OBV Profile: Donatus Anyanwu

For nearly nine years Anyanwu has been a councillor for Coldharbour Ward in Lambeth and at present sits as a cabinet member in the council for health and adult services.

His decision to join the Labour Party came about because he felt that the party's ideals fulfilled many of his life principles. He says: "To be quite honest I grew up in a place where in society you give people the opportunity to improve their lives and this is what I feel the party represents."

Anyanwu, 46, grew up in Nigeria where he says he lived in a community of life where people supported and looked after each other.

It was in Nigeria that he built his political interest. He says. "My father was very much involved in the trade union. I grew up watching him and his co-workers who were active in the union and that gave me my political insight and education"

In his late teens Anyanwu left Nigeria and went to live in the south of Ireland to study for a degree in History and Sociology at the University College Cork, he later completed a MA in Diplomatic History.

He says Ireland added another dimension to his political education. And although he enjoyed his period there he adds: "At that time Ireland's economy was not good, deprivation made it necessary for people to leave for England to try to improve their lives."

In 1988 he settled in London and now the married father-of-one works as a legal services manager for a voluntary organisation where he is responsible for community health services, ensuring the health agenda is prioritised and that health concerns in the borough is addressed.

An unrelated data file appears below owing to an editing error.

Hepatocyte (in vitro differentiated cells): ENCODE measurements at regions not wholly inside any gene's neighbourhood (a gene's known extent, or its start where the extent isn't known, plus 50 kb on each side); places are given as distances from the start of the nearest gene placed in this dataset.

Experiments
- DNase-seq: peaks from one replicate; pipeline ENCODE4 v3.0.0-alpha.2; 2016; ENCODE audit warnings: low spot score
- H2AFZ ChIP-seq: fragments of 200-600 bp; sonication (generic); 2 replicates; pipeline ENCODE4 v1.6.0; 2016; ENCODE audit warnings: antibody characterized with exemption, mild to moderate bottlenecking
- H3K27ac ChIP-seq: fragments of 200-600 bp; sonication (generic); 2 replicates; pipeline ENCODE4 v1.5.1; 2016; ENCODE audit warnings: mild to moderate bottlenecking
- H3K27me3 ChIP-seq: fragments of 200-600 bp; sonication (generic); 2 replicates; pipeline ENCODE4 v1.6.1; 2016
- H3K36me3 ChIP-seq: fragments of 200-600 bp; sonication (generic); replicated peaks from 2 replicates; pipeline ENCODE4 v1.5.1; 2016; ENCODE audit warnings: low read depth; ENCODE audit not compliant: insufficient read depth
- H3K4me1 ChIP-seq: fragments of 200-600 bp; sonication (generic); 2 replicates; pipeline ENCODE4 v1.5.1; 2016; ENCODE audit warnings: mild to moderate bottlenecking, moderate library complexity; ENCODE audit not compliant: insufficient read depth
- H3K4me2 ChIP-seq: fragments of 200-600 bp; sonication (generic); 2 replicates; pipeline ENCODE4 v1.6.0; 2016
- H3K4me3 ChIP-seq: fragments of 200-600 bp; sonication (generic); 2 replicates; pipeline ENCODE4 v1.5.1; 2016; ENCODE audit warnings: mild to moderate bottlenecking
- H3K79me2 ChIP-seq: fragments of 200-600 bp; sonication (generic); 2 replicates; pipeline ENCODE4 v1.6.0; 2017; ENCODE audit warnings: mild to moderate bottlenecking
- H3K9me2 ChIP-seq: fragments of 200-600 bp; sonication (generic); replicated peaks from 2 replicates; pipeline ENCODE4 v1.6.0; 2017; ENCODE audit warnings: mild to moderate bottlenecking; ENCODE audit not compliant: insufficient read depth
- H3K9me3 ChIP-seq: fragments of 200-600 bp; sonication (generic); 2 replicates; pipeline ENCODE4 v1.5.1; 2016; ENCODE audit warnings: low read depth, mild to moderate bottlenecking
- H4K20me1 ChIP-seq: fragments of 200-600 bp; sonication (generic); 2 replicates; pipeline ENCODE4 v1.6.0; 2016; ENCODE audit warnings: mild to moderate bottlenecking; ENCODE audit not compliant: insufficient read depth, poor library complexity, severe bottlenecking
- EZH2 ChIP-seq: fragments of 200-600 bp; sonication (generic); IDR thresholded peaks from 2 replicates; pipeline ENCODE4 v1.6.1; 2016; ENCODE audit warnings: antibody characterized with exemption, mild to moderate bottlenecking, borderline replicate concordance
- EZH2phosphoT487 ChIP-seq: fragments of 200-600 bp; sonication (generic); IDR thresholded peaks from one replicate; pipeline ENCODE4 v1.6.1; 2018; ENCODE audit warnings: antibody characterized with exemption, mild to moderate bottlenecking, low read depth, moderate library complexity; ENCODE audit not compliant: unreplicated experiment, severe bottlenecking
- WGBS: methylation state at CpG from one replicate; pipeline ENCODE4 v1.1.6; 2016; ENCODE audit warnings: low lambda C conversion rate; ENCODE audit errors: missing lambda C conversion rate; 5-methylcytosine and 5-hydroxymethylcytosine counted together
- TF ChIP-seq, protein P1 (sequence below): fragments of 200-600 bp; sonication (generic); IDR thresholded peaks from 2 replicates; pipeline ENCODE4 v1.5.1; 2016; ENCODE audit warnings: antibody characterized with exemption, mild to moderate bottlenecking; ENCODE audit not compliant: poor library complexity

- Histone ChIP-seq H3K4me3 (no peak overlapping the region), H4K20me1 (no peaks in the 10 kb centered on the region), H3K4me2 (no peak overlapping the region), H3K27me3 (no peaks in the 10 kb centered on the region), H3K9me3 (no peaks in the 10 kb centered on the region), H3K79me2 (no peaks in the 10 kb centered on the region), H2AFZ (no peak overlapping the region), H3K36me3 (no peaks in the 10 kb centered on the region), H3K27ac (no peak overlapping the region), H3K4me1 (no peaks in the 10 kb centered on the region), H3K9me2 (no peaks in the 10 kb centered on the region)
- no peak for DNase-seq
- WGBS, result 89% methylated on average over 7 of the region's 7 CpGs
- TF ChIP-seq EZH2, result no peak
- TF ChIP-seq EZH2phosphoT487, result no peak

Previously he managed a service for the homeless for 15 years - where he provided legal advice and challenged housing decisions made by local authorities.

Some of his former responsibilities have included being chair of the London Equality and Opportunities Federation and various work involving equality agendas.

Anyanwu's expresses a passion and commitment to those who are socially excluded. One particular group he mentions is the older generation, many of whom he believes have no contact with other individuals. He plans to start a befriending scheme for isolated elderly people in the near future.

For many years Anyanwu was one of only two Black Councillors in Lambeth, but he believes that things have now changed dramatically and the lack of Black and minority ethnics (BME) representation is being addressed. "In the last election we had 12 Councillors from the BME community elected, I'm glad we made a difference" he says.

Part of this change came about when he setup Integrated Voices, a programme which invited Black organisations to hold a discussion on how they could encourage more people to take a lead in their community and also consider becoming politicians.

While taking on these challenges he made huge strides in the community. He played a major part in pushing forward the idea to regenerate Angel Town estate which was previously notorious for crime and drug use; a new community centre is now being built in the area.

On top of that, permission was granted to build a new school - Shakespeare Road School - scheduled for 2009, and a horse club in Brixton for inner-city youngsters to be ready in 2008.

He explains that he wants to be an example to future generations, adding: "I got into politics because I want to make a difference. What really pushed me was to show people from my own ethnic background that we can stand in public positions and make a difference."